It was serendipity: I was reading a magazine called Wireless World – which doesn’t exist anymore – and I just happened to open it at the adverts at the back, and there it said, ‘Granada Television is looking for trainee audio engineers’. I’d always been interested in high fidelity; in fact, I’d written my dissertation at university on high fidelity.
So I applied, got an interview and then got through to a second interview. They said to me, ‘Why are you applying to be an audio engineer? Why not a video engineer, because that’s much more complicated, much more interesting?’. So I said, ‘OK, I’ll be a video engineer’, and they offered me a job as a trainee video engineer.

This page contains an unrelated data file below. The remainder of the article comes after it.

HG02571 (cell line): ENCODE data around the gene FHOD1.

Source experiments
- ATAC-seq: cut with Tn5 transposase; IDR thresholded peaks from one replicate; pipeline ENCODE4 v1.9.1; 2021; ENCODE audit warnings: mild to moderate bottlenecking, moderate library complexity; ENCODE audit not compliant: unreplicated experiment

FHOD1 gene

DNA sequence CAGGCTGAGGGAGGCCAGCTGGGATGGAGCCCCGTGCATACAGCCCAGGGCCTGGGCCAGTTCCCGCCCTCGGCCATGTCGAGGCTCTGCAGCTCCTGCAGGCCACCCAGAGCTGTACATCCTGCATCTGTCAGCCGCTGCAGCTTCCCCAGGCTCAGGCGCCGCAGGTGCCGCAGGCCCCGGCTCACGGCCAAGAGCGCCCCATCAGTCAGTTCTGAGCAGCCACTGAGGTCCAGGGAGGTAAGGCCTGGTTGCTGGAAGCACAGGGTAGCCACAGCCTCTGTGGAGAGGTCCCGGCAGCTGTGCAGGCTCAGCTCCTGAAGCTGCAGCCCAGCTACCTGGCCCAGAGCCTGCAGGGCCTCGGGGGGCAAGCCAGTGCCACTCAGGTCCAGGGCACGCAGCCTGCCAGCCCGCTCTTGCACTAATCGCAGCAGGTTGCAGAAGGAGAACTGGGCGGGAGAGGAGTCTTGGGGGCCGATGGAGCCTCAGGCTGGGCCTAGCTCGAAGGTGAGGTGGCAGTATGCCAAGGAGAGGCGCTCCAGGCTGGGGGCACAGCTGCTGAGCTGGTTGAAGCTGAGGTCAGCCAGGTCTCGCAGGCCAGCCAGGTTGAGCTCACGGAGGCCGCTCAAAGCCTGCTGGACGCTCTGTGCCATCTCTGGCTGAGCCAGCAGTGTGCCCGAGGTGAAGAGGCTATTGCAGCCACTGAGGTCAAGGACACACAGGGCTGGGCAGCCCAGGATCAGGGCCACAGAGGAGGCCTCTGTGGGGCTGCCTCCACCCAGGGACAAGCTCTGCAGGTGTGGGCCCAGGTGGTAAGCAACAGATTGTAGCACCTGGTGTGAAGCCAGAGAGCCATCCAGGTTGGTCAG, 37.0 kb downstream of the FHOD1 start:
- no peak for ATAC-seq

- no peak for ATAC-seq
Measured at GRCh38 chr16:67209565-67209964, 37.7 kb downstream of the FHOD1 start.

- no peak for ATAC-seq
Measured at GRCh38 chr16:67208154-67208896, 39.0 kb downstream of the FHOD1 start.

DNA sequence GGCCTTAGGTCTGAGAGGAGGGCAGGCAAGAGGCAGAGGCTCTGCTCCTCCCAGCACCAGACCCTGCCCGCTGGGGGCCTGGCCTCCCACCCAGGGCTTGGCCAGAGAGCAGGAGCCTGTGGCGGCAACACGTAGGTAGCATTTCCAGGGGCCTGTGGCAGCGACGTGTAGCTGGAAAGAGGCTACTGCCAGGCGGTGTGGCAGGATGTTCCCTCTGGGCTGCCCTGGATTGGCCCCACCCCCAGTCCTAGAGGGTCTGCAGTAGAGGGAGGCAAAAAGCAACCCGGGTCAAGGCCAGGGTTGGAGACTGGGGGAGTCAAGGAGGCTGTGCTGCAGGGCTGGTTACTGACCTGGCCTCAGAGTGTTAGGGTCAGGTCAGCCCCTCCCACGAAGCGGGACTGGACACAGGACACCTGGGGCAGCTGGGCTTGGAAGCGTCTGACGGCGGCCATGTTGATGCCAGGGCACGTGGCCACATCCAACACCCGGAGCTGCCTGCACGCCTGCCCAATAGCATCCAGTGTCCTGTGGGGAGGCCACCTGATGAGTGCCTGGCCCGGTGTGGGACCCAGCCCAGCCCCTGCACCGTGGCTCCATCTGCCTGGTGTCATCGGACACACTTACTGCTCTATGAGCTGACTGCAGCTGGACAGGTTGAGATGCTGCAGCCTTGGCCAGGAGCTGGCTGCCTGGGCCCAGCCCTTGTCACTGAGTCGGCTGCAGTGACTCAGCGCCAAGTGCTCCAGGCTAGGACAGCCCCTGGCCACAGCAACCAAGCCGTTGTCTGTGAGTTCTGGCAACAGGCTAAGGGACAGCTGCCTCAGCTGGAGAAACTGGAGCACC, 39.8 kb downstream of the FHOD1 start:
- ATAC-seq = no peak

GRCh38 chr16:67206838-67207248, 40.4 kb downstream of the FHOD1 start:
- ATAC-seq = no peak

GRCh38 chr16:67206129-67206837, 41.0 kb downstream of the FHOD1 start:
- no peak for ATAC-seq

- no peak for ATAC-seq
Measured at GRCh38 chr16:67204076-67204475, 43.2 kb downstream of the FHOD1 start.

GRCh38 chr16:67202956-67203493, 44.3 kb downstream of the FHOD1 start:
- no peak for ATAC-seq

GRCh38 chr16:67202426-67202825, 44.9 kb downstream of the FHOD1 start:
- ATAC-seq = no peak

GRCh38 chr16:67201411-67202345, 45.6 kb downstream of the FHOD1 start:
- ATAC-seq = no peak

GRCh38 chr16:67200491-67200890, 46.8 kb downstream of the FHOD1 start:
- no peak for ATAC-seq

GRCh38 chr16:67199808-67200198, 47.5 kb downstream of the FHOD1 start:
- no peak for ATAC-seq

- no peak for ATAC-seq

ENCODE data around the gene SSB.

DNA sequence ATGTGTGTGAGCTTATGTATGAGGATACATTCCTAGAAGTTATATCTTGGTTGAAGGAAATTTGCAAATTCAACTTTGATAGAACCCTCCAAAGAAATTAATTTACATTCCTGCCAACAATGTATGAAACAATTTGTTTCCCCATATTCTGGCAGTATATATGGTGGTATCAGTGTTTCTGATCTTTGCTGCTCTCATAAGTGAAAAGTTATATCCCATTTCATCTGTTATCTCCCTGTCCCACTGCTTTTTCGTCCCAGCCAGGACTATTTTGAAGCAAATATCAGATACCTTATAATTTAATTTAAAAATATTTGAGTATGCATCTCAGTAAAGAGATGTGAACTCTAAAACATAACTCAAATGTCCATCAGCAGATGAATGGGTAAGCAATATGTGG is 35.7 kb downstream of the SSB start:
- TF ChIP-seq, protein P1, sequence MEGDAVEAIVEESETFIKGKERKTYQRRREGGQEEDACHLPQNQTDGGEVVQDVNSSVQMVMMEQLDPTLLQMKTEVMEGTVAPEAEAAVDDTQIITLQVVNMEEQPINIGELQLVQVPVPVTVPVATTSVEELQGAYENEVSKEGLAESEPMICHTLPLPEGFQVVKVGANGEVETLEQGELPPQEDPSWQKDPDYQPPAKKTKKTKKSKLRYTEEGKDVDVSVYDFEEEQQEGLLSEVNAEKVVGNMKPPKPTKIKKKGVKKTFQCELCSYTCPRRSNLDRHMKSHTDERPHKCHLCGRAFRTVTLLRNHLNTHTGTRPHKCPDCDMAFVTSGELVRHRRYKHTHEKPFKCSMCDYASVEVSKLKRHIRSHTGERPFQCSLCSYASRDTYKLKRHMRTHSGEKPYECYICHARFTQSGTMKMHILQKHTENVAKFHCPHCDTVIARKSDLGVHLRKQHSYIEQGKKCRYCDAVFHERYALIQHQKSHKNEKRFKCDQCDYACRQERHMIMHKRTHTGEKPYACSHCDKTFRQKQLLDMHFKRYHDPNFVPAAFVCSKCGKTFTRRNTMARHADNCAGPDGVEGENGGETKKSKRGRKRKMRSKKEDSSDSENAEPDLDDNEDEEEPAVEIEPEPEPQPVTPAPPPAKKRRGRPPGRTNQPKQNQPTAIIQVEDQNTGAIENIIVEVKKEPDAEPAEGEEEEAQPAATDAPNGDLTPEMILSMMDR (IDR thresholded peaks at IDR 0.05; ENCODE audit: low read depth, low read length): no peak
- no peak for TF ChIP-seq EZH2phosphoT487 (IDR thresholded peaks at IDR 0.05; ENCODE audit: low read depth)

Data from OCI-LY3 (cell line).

In those days, they had a wonderful training scheme. They knew that people like me, who came in with a degree in electronics, would know nothing about television, or very little about television. For nine months, they put you through every department in the building, including make-up, wardrobe and set design. You would only get a week perhaps, but at least you knew how it fitted in to the overall picture of television. Obviously, most of the time was spent in studios in VTR, telecine and outside broadcast and things like that. I have to say, in that nine months as a trainee they paid me £400 a year more than I was earning as a professional designer. Within twelve months, I’d more than doubled my income. This was 1969-70.